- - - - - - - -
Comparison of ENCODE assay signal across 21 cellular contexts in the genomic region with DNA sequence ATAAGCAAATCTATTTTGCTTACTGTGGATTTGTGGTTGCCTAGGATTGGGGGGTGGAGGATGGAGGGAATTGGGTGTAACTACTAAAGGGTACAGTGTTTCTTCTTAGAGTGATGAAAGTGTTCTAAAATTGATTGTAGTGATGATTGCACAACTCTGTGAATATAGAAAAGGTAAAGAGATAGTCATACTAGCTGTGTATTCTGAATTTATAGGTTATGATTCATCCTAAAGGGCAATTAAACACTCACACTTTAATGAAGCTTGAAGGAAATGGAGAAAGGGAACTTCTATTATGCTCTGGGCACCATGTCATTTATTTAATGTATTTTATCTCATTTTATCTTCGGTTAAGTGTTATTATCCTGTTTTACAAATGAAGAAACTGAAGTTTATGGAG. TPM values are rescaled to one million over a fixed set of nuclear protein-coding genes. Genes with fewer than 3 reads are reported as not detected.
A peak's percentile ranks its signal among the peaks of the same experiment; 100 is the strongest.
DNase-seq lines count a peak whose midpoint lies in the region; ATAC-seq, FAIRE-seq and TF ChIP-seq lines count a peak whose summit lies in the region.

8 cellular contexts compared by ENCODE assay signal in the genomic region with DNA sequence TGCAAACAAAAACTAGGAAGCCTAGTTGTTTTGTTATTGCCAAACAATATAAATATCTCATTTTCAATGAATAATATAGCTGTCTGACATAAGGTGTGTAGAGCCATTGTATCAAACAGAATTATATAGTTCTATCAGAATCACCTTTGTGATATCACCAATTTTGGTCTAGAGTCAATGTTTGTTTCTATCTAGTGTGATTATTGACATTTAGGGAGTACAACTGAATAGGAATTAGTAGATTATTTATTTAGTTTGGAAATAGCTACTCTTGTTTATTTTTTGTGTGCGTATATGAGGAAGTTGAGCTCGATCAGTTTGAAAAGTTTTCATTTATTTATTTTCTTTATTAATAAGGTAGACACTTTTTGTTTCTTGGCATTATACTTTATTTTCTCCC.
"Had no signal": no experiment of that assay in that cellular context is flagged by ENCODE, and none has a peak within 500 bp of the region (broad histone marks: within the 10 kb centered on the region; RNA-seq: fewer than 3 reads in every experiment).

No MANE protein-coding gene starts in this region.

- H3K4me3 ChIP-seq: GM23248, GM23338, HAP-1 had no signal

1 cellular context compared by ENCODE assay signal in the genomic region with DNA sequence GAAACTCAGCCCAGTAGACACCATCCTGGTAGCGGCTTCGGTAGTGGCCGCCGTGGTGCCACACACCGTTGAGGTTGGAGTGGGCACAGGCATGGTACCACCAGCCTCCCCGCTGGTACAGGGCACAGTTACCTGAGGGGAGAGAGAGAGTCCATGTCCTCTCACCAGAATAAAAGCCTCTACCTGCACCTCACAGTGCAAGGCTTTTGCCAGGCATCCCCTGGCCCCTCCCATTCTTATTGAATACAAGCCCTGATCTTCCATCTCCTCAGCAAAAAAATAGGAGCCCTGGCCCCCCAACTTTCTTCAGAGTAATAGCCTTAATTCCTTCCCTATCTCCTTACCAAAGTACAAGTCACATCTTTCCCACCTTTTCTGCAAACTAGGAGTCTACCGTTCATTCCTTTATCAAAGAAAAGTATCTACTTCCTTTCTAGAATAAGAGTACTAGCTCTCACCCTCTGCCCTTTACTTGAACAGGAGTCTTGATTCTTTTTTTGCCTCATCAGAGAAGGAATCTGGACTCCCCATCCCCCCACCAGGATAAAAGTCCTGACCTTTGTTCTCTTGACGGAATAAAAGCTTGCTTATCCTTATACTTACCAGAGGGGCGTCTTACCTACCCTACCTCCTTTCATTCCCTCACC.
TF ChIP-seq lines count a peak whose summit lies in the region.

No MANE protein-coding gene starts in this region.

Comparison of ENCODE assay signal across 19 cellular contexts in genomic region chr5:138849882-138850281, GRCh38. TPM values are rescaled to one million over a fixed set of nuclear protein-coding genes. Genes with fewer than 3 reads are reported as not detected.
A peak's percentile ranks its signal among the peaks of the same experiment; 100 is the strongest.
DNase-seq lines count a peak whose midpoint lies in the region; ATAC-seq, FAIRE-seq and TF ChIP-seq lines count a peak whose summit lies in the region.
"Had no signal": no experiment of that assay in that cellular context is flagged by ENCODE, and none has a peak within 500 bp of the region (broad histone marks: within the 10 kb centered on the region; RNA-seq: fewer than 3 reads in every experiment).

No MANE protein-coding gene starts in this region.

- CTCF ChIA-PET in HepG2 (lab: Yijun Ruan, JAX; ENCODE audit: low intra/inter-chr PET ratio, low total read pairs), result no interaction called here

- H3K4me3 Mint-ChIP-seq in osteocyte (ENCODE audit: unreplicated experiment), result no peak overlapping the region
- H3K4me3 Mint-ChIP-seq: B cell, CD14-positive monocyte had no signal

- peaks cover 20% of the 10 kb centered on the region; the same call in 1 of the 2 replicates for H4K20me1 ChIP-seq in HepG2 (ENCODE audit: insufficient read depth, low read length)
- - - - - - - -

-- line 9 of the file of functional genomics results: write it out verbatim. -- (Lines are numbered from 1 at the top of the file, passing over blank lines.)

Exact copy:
TF ChIP-seq lines count a peak whose summit lies in the region.